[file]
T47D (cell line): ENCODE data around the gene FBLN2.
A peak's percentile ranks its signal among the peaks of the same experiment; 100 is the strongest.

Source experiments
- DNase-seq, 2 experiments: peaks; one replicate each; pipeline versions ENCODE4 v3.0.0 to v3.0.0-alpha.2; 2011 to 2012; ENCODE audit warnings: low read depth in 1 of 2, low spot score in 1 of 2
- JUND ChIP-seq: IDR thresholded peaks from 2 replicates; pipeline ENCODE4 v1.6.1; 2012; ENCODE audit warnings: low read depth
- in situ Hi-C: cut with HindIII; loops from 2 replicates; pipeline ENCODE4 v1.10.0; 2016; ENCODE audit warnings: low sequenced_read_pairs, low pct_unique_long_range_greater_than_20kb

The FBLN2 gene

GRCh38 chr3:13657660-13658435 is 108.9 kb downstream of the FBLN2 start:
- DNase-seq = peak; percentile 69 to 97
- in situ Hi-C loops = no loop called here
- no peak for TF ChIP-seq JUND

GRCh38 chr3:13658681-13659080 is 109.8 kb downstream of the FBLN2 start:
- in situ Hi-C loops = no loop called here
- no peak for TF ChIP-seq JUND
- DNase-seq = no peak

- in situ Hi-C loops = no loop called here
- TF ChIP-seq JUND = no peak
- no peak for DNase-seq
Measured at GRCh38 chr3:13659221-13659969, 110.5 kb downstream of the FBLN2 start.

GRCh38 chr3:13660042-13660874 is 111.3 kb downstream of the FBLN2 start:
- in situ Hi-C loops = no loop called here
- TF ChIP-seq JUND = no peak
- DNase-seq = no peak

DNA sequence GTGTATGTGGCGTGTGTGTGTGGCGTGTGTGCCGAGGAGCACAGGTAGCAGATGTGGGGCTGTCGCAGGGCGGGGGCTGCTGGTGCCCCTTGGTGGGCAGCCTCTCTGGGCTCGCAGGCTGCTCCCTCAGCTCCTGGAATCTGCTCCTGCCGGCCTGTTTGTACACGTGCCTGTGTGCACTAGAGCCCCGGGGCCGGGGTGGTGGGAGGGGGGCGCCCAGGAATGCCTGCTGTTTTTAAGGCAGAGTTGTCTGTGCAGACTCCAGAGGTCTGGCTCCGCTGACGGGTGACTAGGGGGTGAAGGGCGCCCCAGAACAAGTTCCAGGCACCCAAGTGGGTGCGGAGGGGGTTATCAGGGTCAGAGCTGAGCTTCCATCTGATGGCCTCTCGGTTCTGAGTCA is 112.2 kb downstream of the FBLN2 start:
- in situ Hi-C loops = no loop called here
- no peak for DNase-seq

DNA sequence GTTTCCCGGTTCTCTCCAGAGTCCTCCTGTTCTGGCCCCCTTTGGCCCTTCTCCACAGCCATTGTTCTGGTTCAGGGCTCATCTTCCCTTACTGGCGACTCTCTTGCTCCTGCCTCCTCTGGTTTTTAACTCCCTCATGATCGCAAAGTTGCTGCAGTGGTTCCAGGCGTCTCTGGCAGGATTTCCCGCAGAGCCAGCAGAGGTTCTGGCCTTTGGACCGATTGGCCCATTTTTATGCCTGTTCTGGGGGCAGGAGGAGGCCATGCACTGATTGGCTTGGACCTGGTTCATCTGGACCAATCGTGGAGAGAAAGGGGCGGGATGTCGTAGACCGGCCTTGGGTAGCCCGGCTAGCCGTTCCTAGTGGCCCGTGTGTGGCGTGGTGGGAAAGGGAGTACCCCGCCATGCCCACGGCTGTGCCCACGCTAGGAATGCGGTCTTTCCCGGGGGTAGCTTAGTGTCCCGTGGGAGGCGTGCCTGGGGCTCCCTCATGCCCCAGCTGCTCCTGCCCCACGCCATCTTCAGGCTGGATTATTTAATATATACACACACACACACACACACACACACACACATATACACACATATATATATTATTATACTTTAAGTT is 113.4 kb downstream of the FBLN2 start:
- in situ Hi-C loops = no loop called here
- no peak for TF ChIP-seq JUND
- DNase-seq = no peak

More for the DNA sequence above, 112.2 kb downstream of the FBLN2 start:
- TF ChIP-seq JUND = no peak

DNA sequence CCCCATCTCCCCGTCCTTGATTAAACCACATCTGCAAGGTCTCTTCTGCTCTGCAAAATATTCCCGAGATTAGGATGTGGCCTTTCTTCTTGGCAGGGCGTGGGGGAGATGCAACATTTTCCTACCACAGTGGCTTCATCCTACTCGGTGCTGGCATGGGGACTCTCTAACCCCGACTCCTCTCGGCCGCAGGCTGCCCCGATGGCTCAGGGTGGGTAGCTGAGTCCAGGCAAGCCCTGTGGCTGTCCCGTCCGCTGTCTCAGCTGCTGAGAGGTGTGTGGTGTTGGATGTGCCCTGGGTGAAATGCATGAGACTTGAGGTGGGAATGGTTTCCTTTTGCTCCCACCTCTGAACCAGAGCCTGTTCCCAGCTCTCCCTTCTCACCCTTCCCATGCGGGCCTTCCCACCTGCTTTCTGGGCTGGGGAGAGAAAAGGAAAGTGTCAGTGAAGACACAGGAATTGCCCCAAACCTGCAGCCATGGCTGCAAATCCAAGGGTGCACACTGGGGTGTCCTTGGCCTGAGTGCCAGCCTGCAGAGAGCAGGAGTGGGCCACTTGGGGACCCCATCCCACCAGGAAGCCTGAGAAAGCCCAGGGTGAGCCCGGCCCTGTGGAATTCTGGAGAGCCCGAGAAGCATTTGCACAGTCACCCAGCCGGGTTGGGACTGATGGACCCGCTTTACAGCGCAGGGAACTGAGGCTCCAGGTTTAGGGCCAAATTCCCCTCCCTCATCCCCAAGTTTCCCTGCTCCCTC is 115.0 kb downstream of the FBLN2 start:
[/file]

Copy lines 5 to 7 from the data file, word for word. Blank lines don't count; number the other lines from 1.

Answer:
- JUND ChIP-seq: IDR thresholded peaks from 2 replicates; pipeline ENCODE4 v1.6.1; 2012; ENCODE audit warnings: low read depth
- in situ Hi-C: cut with HindIII; loops from 2 replicates; pipeline ENCODE4 v1.10.0; 2016; ENCODE audit warnings: low sequenced_read_pairs, low pct_unique_long_range_greater_than_20kb

The FBLN2 gene